The World's Greatest Art - in Gigapixels

Article excerpt

Art is something that even students and the youth can truly enjoy. This was the dilemma that a small group of Googlers, like Amit Sood, set out to solve.

"We started a 20 percent project, the time Googlers are allowed to pursue their own individual interests," says Sood, the head of Google Art Project. "Without anyone instructing us from above, we explored how Google technology could be used to make the world's greatest art accessible to everyone."

Launched in 2011 with 1,000 online images and in partnership with 17 museums, the Google Art Project (http://www.googleartproject.com/) used Google technologies like Picasa and App engine to build the high-resolution digital collection. All anyone needed to access canonical works of art like Vincent Van Gogh's 'Starry Night' was an Internet connection.

What more, using Street View - the technology that allows people to 'wander' through city streets on Google Maps - the team created virtual tours of some of the world's most acclaimed museums.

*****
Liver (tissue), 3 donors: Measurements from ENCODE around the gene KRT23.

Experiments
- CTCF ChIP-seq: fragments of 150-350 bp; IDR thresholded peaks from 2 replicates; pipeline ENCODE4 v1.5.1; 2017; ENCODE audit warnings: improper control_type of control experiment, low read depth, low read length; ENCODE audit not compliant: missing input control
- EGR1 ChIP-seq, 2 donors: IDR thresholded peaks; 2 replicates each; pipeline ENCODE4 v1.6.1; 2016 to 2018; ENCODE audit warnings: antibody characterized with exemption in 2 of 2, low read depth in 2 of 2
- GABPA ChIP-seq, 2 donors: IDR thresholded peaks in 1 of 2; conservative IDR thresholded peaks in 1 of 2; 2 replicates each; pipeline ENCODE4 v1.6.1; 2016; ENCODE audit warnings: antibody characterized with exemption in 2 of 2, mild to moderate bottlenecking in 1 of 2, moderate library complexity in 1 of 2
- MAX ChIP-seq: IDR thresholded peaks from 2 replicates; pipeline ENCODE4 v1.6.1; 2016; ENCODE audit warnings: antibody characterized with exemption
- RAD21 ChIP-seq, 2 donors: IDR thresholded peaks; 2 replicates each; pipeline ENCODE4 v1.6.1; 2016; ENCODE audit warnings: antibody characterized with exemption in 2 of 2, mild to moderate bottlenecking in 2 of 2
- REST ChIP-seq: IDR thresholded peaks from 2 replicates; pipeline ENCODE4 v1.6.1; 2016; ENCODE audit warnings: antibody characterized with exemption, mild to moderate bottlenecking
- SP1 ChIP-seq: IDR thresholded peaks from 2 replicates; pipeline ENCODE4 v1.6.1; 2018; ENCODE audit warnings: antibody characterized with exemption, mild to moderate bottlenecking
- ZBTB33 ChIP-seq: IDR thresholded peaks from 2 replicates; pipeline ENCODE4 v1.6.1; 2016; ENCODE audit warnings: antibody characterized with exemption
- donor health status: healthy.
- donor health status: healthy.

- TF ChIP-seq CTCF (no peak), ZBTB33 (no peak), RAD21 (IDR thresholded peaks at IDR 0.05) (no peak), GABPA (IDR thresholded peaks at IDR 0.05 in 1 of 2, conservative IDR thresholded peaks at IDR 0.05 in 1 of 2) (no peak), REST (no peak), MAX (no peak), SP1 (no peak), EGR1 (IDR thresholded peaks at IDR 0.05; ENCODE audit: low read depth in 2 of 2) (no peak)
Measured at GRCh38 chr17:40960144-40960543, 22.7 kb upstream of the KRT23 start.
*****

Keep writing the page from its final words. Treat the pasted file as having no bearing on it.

Since that first launch, the project has grown. Today, the Google Art Project is an online collection of over 30,000 images from 151 cultural institutions in 40 countries, including the Philippines, where the Ayala museum contributed high resolution images of its popular dioramas depicting key moments in Filipino history, including "The Battle of Mactan" and the "Construction of UST."

"Our initial success encouraged us to go far beyond the initial 20 percent project," shares Sood. First, the team moved the Google Art Project under the auspices of the Google Cultural Institute, a Google organization that "brings together engineers working on cultural projects all over the world, and aspires to use technology to eliminate existing barriers and promote culture".

ART IN GIGAPIXELS

The second part of this new phase was a global expansion of the project. …